Tarmogoyf $69.99 — No need for an introduction here.

Stoneforge Mystic $9.99 — This was seeing a lot of play in Extended toward the end of last season. I expect it to also see significant play in Modern.

Vendilion Clique $9.99 — This guy has been in everything from Bant aggro to U/W Control. It will see play in Modern, and its performance in Legacy is pushing the price up.

Thoughtseize $19.99 — This is still the best pound for pound discard spell in the format.

Time Warp $4.99 — This is my “wild card” pick. I don’t expect it to be a staple of Modern, but I do expect it to see play. The combination of Modern PTQ season and Commander demand could drive this card up in price.

Do Not Engage

I only have one cycle of cards under this section.

Filter lands — I picked these up in Extended season last year, but very few of these were actually used. The B/G one (Twilight Mire) was big because of Conley Wood’s Ooze deck, but the rest didn’t see much play. Between the shocks, SOM fast lands, and the fetches, the mana bases seem pretty solid. Some of these could hit; some could not. Do you want to gamble or take the sure bet?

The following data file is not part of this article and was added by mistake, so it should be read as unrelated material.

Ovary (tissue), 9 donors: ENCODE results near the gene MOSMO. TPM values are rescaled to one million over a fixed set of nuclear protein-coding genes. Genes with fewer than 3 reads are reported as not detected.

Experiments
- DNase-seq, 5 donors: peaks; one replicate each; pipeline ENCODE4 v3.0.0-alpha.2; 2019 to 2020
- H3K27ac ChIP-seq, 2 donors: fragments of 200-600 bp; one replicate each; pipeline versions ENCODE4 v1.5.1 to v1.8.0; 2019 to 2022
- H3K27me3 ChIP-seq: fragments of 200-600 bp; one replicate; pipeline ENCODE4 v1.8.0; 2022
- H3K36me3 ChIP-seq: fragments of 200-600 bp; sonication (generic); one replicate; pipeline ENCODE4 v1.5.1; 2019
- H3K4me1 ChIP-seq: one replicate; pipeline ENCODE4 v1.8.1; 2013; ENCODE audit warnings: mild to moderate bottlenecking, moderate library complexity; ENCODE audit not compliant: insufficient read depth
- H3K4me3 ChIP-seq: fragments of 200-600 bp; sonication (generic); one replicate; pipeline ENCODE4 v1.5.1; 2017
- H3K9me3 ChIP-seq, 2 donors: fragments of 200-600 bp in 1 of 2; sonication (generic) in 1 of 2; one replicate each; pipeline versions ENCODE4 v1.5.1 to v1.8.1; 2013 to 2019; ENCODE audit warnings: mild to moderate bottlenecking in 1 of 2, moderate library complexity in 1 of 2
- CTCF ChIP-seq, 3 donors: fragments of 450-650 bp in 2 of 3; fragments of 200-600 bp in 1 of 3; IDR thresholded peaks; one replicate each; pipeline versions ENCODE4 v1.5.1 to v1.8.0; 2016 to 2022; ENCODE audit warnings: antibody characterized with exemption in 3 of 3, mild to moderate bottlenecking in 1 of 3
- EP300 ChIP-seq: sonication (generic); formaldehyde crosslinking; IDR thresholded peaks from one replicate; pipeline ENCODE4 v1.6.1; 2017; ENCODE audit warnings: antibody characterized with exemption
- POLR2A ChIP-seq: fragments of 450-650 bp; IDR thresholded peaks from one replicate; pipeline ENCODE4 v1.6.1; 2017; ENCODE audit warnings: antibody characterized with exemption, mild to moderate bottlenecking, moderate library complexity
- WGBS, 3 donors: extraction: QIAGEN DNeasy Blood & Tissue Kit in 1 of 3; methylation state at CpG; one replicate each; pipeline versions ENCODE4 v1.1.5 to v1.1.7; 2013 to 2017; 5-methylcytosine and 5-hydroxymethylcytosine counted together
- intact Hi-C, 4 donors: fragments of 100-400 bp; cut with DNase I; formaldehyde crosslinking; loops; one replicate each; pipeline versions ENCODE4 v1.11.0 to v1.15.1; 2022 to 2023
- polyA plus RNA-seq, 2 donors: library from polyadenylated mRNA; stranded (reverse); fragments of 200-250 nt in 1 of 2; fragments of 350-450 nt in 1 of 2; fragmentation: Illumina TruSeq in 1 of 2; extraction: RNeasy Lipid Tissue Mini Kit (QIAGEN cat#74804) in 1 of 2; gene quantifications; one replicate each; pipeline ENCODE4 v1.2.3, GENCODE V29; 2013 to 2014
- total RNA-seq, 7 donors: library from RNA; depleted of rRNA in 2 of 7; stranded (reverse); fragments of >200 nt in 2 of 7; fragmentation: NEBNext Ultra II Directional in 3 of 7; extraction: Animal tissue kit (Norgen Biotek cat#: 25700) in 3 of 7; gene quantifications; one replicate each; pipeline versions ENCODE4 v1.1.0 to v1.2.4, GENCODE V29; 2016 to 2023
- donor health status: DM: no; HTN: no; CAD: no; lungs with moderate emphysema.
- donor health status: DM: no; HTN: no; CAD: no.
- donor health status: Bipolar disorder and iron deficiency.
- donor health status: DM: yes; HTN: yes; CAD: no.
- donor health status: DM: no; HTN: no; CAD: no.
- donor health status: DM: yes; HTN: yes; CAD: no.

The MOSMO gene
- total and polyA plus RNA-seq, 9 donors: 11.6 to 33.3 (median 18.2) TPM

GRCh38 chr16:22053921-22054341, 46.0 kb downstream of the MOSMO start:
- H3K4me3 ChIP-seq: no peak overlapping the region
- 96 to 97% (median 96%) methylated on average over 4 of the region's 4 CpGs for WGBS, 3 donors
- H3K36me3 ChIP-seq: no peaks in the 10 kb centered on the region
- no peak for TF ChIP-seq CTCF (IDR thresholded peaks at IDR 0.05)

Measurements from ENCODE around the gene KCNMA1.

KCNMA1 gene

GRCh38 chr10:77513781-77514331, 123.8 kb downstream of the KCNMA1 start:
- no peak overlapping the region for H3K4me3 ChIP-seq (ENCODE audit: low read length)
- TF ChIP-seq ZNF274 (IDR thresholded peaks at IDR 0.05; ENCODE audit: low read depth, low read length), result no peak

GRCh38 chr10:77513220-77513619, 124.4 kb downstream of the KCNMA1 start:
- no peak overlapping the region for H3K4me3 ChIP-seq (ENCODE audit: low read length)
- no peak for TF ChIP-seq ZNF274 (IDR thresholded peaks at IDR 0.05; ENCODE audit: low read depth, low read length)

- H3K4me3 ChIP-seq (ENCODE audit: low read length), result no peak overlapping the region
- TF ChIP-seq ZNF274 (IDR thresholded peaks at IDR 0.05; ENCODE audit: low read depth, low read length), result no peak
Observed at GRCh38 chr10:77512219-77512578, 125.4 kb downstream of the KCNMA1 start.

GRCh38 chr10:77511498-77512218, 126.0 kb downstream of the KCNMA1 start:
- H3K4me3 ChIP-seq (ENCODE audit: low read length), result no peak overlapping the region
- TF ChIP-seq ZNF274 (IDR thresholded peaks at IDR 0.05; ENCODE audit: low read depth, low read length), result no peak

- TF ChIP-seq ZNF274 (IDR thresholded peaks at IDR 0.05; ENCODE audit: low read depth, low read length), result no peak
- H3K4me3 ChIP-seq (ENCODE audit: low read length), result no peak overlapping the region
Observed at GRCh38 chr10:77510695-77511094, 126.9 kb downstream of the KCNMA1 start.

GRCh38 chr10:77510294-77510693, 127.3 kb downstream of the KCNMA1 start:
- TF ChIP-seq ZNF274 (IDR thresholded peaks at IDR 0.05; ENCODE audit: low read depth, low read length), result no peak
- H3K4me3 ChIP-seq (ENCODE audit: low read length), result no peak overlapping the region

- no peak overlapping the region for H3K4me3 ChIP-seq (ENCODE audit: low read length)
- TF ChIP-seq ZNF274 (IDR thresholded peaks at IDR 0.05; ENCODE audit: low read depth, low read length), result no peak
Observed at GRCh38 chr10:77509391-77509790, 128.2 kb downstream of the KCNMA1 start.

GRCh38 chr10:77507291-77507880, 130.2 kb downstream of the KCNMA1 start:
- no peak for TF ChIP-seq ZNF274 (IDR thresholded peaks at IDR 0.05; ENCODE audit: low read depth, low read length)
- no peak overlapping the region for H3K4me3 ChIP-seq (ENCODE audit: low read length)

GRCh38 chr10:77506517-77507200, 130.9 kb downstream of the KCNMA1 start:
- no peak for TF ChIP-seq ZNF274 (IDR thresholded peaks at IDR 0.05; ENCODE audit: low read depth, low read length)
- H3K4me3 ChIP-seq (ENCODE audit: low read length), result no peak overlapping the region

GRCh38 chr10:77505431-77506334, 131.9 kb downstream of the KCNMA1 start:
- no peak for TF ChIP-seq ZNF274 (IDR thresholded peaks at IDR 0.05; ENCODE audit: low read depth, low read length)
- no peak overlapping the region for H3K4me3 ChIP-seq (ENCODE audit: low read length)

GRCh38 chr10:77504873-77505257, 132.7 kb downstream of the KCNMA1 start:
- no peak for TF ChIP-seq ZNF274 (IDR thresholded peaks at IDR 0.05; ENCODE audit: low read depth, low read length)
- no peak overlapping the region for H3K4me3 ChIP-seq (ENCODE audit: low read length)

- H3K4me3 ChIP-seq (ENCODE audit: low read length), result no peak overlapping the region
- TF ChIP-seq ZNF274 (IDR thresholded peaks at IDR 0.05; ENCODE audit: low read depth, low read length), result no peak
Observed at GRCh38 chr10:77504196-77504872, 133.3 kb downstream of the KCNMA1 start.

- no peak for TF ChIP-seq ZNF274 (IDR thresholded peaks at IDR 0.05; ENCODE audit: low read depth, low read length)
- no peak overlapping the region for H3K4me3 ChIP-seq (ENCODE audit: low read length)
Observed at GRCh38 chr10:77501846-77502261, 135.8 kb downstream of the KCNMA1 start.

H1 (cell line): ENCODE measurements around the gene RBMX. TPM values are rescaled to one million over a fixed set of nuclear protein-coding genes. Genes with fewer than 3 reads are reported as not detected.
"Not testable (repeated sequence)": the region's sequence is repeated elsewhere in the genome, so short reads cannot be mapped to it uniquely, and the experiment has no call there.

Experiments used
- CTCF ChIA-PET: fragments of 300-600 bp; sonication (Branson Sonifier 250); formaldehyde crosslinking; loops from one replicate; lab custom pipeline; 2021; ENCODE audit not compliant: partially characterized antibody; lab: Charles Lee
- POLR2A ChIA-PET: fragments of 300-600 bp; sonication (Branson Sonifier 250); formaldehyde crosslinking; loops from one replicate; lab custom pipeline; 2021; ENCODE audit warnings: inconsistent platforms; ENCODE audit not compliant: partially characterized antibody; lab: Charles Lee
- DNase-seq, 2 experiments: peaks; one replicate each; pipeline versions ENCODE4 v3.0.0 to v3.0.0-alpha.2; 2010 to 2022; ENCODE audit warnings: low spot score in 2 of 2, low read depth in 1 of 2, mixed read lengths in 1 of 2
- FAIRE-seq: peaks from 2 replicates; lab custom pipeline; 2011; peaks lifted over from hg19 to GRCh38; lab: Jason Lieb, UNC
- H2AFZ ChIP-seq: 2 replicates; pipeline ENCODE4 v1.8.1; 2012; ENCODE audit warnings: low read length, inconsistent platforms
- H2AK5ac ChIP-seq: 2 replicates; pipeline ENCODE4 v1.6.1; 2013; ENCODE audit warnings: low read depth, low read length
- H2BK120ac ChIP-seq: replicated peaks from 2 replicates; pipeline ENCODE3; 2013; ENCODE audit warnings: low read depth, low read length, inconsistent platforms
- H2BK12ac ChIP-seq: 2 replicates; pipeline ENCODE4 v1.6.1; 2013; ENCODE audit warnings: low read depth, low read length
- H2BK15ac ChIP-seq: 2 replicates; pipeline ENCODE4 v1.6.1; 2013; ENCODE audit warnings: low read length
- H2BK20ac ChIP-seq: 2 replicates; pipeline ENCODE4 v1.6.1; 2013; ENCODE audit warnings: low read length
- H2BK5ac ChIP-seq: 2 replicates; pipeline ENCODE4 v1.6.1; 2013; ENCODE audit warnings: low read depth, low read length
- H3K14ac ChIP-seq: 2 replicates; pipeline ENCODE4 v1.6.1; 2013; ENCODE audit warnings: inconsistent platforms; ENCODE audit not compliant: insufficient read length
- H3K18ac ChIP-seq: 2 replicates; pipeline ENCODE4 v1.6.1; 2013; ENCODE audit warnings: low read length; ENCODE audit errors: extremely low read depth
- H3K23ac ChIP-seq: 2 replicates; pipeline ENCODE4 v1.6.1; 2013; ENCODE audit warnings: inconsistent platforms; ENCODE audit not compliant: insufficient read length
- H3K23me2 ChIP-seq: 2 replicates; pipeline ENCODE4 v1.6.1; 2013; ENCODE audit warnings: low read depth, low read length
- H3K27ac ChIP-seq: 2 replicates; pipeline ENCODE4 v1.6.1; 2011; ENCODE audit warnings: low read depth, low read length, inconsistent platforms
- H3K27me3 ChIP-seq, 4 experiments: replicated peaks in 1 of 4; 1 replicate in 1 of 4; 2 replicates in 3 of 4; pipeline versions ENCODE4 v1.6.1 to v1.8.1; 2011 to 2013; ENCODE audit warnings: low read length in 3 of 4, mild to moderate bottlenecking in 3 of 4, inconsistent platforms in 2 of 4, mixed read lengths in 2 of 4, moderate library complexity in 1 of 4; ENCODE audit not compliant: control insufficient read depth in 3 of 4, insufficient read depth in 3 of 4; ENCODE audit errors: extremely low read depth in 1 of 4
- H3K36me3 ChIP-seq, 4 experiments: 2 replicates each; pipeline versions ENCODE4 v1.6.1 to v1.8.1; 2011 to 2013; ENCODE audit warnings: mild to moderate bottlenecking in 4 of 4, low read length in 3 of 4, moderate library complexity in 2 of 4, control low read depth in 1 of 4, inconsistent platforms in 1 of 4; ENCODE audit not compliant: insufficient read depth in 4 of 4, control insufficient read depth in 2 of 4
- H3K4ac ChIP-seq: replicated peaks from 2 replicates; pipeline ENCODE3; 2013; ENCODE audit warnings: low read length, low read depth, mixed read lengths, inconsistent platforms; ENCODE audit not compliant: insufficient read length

Non-Modern Pick-Ups

Here are a couple of non-Modern cards that I’ve been watching.

Intuition $24.99 — This card has been underpriced for a while. It’s now seeing play as a four-of in the Hive Mind deck (also in a handful of other decks), and the online dealers’ supplies are depleting. I expect a jump to $35 soon; then who knows where to from there?

Ichorid $5.99 — The stock levels for this guy are also depleting. It’s been $5-6 forever, and with the growing popularity of Dredge I expect this to hit $10 soon.

That’s all I have for you this week. Be sure to check out these Modern decks from the Community Cup, and keep your eyes open for some of the key cards in them. I’ll be at Gen Con next week; be sure to stop by and say hi! Thanks for reading.